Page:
Christmas Day 2010
I woke shortly before 7am, for an early morning walk when the forest and the birds were just waking up. The mist was clearing from the river and a pair of Verreaux’s eagle owls sat in a baobab tree grunting at the group of tourists admiring them from below.
Finally back to the camp for breakfast, then a lazy morning reading a novel, with the occasional swim in the pool to cool off. In the afternoon the camp owner suggested a fishing trip on the river. Arriving at a suitable spot, we (well, those who knew what they were doing) attached the lures to the fishing rods and we made slow circles around the river, waiting for the fish to bite. They didn’t, but who cared? We enjoyed watching the African harrier hawks hunting over the water, and the red colobus monkeys moving about the trees on the bank.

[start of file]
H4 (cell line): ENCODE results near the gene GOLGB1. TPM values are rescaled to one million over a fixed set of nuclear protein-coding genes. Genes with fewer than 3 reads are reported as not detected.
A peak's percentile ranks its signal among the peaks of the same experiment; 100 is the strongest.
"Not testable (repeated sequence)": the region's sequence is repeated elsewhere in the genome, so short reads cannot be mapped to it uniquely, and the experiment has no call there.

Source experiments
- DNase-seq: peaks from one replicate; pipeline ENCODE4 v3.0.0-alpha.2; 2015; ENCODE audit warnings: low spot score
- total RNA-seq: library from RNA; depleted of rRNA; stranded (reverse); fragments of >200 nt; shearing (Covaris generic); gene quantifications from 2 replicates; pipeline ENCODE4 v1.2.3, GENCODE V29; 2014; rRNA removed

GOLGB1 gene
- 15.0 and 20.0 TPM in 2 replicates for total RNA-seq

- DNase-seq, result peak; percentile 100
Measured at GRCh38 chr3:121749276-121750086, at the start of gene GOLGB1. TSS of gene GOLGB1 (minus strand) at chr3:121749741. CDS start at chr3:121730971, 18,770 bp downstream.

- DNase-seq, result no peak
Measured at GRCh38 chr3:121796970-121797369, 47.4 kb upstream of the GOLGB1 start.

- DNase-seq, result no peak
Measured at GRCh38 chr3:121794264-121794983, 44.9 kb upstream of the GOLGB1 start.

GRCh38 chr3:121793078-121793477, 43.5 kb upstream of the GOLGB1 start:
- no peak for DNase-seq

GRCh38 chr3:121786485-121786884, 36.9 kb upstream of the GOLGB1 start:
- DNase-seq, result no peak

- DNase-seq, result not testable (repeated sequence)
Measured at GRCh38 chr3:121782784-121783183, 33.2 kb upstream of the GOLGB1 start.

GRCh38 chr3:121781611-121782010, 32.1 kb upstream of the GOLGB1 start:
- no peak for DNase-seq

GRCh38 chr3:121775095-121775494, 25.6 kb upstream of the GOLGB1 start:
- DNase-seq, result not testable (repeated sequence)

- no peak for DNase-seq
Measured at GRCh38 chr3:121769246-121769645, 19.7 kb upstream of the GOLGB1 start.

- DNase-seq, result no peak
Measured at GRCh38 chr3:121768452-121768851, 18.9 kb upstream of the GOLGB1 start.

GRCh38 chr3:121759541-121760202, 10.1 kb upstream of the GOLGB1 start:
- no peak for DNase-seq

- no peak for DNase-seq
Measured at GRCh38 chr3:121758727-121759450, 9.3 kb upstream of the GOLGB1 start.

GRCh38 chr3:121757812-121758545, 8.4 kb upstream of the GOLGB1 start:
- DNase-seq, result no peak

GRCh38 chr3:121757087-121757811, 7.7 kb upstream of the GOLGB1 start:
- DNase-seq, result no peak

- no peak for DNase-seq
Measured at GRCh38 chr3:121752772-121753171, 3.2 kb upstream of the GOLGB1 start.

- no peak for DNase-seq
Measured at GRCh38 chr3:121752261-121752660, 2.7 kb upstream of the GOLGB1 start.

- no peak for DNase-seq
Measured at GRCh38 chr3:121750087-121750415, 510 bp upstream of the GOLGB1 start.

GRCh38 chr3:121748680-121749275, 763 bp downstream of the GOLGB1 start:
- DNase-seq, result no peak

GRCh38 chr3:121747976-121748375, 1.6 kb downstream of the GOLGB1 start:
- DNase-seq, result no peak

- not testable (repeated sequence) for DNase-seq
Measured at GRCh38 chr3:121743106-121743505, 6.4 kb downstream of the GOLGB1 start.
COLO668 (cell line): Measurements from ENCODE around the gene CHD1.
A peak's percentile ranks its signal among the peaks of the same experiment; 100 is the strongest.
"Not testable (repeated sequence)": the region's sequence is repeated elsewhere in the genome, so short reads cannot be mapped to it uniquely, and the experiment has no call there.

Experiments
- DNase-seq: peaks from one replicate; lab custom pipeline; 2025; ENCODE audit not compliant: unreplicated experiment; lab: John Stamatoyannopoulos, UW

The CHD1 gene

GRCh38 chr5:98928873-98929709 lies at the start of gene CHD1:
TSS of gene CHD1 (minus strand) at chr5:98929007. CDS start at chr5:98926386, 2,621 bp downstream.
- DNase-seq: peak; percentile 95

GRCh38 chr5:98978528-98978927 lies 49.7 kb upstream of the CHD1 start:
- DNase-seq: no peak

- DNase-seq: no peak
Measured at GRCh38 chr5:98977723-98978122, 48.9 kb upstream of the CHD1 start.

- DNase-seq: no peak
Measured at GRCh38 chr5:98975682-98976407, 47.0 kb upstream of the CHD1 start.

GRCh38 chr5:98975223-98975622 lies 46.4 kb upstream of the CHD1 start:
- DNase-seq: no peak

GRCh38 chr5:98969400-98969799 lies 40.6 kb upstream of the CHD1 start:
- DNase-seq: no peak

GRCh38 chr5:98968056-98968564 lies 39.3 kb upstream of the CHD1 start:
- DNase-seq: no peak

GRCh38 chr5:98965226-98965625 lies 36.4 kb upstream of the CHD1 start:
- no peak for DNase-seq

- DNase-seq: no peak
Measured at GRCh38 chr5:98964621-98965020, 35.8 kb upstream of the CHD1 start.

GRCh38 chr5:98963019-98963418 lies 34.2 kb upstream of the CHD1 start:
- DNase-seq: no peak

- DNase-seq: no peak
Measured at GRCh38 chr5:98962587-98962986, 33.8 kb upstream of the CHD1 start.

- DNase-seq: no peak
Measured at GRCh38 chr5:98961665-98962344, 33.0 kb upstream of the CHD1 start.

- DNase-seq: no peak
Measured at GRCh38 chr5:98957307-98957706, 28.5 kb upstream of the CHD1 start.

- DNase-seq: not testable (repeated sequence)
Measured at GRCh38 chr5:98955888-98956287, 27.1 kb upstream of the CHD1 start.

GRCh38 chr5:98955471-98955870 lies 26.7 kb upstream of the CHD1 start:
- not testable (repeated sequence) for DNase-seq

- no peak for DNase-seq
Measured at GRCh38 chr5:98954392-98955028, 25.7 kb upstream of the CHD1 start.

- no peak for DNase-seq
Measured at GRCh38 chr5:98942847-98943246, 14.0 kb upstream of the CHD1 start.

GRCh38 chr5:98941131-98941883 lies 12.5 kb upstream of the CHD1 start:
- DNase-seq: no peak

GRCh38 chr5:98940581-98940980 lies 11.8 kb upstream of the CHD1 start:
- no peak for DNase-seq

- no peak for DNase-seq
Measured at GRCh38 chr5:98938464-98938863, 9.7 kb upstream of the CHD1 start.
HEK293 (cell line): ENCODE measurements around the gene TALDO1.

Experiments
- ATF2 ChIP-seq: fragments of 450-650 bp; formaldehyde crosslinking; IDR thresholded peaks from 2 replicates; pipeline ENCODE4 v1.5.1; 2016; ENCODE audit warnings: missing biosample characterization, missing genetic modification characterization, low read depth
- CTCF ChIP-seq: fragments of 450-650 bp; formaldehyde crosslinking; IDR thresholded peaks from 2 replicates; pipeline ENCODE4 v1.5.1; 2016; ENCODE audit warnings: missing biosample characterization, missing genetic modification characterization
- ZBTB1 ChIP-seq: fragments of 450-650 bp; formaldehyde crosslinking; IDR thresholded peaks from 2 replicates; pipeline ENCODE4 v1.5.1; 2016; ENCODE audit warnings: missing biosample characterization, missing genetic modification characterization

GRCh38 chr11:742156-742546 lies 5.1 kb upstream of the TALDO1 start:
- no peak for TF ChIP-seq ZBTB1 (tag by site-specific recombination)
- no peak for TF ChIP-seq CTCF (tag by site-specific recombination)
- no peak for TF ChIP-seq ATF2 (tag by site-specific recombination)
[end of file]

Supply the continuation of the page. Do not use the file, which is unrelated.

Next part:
Finally back to camp for a shower before dinner. The owner had moved the table and chairs out onto the little wooden fishing jetty so that we could dine under the stars, and one of the other four tourists there produced a bottle of champagne for us all to share. It wasn’t exactly a traditional Christmas meal – we had spaghetti bolognese followed by flambed bananas – but it was one of the most enjoyable I have had.
My fellow tourists were contemplating their flights home, hoping that Europe’s snow had begun to clear. I had a long, uncomfortable shared taxi ride back home to Dakar, but with the knowledge that blue skies and warm sunshine would continue for me until the rains come next July.
Oh, where was I? In The Gambia, at the Bird Safari Camp on Jangjangbureh Island, taking a short break. A beautiful place although I’d be giving too one-sided a picture if I didn’t mention the voracious mosquitoes that have left me with dozens of red and itching bites as my souvenir.